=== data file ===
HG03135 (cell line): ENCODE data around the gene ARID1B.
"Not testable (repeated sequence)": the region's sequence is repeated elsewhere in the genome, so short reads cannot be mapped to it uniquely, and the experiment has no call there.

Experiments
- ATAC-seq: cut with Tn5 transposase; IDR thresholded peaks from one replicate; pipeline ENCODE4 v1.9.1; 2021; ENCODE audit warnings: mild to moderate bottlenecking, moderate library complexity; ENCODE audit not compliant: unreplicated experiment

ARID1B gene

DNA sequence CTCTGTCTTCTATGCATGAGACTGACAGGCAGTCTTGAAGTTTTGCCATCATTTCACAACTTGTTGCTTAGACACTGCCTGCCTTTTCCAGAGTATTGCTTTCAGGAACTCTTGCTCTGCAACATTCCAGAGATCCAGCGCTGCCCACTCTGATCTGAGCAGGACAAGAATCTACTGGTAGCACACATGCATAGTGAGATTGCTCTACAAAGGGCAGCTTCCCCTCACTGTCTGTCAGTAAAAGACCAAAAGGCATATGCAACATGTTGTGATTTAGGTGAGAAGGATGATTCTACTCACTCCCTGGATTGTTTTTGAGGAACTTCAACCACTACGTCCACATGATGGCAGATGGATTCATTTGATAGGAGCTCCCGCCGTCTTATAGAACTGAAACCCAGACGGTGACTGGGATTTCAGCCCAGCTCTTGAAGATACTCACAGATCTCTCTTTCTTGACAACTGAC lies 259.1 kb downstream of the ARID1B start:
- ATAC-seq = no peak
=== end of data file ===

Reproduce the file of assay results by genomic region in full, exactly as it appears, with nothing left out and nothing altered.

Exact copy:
HG03135 (cell line): ENCODE data around the gene ARID1B.
"Not testable (repeated sequence)": the region's sequence is repeated elsewhere in the genome, so short reads cannot be mapped to it uniquely, and the experiment has no call there.

Experiments
- ATAC-seq: cut with Tn5 transposase; IDR thresholded peaks from one replicate; pipeline ENCODE4 v1.9.1; 2021; ENCODE audit warnings: mild to moderate bottlenecking, moderate library complexity; ENCODE audit not compliant: unreplicated experiment

ARID1B gene

DNA sequence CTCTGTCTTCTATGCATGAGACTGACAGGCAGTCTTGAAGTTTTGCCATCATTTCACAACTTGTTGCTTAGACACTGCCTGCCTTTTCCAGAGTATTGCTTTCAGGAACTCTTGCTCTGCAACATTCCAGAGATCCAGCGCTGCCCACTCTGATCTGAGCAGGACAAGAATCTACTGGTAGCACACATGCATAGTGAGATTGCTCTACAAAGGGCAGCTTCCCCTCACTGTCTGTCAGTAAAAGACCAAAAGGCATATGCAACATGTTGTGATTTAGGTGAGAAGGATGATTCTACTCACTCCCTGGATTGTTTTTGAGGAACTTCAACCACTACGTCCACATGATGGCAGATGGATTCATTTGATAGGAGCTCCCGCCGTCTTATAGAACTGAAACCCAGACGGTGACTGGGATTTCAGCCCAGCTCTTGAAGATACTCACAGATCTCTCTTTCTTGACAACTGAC lies 259.1 kb downstream of the ARID1B start:
- ATAC-seq = no peak